For many years, Quebecers have heard about the Charter of the French Language, sometimes called Bill 101. But not everyone knows exactly what rights and obligations this law creates or how it impacts society.
In this article, Éducaloi explains some of the main parts of this law.
What is the Charter of the French Language?
The Charter of the French Language is a law that was adopted by the Quebec government in 1977. The goal of the law is to preserve the quality and status of the French language. The Charter makes French the province’s official language when it comes to the government, education, commerce and the workplace.
Can I insist on being served in French in a store?
Yes. The Charter says that consumers have the right to be informed and served in French in Quebec.
Do decisions of Quebec courts have to be in French?
No, these decisions – called “judgments” – do not have to be in French.
However, if a decision is in English, you have a right to a French translation free of charge. Also, if the decision is in French, you have a right to an English translation.
See our article Language Rights in Court in Quebec for more information.
What are the rules regarding signs?
The general rule is that public signs and commercial advertising must be in French. Another language can also appear as long as the French is clearly predominant.
However, in certain situations, signs and advertising can be exclusively in a language other than French. This might be the case, for example, for signs announcing a conference aimed at a specific or limited group.
There are also situations in which French does not have to be predominant. For example, a public sign regarding public health or safety can be in both French and another language, provided that the French is equally as prominent as the other language.
Finally, the Charter of the French Language says that the government can decide that, in some situations, public signs and commercial advertising must be in French only.
What are the rules on access to English schools in Quebec?
The restrictions on access explained here apply to kindergarten, elementary and high schools.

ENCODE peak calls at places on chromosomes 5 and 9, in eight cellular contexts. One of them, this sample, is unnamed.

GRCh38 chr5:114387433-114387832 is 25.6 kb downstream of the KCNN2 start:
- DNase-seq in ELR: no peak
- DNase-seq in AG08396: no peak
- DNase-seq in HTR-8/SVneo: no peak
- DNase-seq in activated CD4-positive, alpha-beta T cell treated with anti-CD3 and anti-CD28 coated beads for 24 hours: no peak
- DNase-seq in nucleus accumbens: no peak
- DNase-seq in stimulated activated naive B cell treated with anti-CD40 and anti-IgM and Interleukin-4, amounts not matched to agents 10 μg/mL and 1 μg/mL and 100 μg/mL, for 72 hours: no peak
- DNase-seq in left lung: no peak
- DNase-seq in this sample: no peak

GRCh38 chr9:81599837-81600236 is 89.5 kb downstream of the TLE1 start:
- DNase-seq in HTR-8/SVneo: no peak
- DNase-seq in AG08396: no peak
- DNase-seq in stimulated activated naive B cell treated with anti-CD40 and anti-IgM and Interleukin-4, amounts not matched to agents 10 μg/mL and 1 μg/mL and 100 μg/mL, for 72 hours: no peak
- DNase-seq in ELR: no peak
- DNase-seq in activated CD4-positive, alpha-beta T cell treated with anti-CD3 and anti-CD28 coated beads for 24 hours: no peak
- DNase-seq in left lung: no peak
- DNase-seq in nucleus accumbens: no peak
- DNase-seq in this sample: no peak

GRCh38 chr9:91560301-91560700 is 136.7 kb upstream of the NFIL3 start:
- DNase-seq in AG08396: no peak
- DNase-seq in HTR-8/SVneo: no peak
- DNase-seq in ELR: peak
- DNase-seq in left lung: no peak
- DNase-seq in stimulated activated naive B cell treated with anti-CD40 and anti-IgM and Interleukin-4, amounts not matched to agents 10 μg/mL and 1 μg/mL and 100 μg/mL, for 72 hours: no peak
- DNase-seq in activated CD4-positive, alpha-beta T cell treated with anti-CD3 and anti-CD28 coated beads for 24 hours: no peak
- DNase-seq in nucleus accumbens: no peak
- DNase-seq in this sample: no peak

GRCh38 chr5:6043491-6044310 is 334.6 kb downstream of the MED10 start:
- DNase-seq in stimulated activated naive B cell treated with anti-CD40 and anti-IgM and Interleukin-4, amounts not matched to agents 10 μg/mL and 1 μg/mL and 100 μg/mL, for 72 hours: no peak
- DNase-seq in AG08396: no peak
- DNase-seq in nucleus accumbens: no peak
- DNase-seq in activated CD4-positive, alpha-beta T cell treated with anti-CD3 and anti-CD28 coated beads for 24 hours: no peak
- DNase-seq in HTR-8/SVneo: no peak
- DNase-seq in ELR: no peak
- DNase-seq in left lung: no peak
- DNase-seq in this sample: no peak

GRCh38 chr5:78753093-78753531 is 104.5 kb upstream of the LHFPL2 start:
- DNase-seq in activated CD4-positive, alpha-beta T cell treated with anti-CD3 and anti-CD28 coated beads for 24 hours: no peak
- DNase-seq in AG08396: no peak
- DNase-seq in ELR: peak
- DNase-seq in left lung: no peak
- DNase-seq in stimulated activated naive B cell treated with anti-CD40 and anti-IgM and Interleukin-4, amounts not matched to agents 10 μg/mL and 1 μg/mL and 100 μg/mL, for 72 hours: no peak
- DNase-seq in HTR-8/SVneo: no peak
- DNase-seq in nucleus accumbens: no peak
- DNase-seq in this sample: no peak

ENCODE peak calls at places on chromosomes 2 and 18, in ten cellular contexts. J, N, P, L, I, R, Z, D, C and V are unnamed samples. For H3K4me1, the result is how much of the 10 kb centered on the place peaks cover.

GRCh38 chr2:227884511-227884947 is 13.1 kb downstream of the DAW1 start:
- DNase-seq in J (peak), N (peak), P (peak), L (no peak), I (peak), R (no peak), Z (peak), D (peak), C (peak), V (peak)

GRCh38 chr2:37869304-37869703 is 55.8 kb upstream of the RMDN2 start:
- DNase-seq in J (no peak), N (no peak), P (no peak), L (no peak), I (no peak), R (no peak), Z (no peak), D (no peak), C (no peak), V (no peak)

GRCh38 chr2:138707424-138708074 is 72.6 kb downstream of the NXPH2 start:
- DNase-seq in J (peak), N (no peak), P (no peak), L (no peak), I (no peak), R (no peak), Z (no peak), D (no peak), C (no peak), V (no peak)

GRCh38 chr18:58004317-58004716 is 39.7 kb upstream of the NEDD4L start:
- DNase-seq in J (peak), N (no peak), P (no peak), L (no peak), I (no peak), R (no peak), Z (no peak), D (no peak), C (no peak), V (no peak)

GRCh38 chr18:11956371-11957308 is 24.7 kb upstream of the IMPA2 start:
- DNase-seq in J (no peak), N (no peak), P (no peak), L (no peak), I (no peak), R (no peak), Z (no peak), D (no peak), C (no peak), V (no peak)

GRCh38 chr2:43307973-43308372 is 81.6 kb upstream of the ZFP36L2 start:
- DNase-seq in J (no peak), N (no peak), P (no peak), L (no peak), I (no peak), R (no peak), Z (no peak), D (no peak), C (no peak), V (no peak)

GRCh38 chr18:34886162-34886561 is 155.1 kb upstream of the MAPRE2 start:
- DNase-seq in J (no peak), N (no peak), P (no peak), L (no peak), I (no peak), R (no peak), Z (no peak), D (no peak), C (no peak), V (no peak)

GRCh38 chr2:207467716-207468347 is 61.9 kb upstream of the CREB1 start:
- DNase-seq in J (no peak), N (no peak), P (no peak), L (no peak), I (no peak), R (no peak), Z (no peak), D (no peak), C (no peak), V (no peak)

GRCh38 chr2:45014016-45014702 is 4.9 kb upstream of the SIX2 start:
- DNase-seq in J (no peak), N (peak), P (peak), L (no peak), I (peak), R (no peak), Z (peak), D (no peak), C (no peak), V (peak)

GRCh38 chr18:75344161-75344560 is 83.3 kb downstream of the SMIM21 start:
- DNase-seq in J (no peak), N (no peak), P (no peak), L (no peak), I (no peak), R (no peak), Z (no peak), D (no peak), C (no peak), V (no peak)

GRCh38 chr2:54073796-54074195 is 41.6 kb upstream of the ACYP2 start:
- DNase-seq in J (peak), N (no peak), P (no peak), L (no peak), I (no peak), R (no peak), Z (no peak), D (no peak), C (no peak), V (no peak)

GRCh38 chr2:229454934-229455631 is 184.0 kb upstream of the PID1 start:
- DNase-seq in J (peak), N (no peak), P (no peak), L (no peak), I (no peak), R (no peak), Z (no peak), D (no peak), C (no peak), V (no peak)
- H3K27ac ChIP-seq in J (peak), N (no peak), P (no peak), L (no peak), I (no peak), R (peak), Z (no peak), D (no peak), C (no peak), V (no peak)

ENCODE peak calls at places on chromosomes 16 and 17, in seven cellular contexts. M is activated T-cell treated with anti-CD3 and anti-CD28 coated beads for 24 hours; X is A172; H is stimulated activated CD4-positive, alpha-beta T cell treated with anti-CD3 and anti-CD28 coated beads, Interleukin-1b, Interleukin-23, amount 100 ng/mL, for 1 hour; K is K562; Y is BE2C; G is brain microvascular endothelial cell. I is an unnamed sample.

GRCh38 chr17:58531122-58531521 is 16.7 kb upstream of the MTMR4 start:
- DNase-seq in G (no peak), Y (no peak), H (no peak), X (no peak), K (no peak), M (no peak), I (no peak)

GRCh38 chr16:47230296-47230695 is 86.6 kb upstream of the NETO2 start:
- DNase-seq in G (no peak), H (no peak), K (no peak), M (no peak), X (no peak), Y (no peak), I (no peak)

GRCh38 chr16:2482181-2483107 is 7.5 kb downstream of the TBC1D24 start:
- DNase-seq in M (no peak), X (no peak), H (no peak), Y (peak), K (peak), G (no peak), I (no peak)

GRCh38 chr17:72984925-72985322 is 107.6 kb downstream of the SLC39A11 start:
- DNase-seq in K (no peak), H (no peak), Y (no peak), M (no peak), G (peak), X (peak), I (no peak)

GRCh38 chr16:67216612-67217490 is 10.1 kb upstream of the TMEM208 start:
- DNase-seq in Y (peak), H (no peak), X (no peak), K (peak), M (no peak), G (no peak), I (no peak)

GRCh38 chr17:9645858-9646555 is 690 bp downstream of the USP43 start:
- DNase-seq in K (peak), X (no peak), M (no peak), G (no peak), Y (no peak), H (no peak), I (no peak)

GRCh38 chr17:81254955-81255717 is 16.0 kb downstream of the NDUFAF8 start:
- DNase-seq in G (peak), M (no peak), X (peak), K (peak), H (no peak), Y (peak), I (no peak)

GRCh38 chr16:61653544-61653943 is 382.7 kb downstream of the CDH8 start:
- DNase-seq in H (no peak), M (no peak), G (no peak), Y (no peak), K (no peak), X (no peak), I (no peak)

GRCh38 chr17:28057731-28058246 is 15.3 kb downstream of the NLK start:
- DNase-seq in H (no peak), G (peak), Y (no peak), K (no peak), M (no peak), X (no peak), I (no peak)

The restrictions do not apply to colleges and universities, or to private schools that do not accept government subsidies.
As a general rule, only these children can attend an English school in Quebec:
- a child has a parent who is a Canadian citizen and the parent received most of his or her elementary schooling in English in Canada
- a child has a parent who is a Canadian citizen and the child received most of his or her elementary or secondary schooling in English in Canada
- brothers and sisters of a child mentioned above
- a child whose mother or father attended school in Quebec after August 26, 1977 and this parent could have been declared eligible for English school at that time
There are several exceptions to these rules. For example, children living in Quebec temporarily, children with learning disabilities and children experiencing serious family or humanitarian situations can ask to attend English school even if they would not normally qualify.
The rules are also different for schools where the language of instruction is an Indigenous language.
To enrol a child in an English school, the parent or legal guardian of the child must file an application with the school board or private school where the child wants to attend school.
See our article Access to English Schools in Quebec for more information.
To find out more about the eligibility rules and applications, check the website of the Quebec ministry of education.
Is there a complaint process for rules under the Charter of the French Language?
An agency called the Office québécois de la langue française is responsible for enforcing the Charter of the French Language. Complaints must be filed with the Office.
If the Office decides that the complaint is valid, it can order the person who has not respected the law to correct the situation. If the situation is not corrected, this person might have to pay a fine.
What is the role of the Office québécois de la langue française?
The Office québécois de la langue française has a leading role regarding linguistic terminology, among other things. It makes sure that French is the main language of work, business and government. It is also responsible for enforcing the Charter of the French Language.
More specifically, the Office does the following:
- handles complaints about rules under the Charter. If the Office finds that a rule has not been followed, it can order the person involved to respect the Charter by fixing the situation
- helps businesses respect the rules on French in the workplace
- creates language tools such as a the Grand dictionnaire terminologique, a free dictionary available on the Web (interface in French only)
- publishes reference book on the French language
- manages special libraries
- offers a telephone consultation service for specific language questions
- tests the language abilities of professionals required by law to have a knowledge of French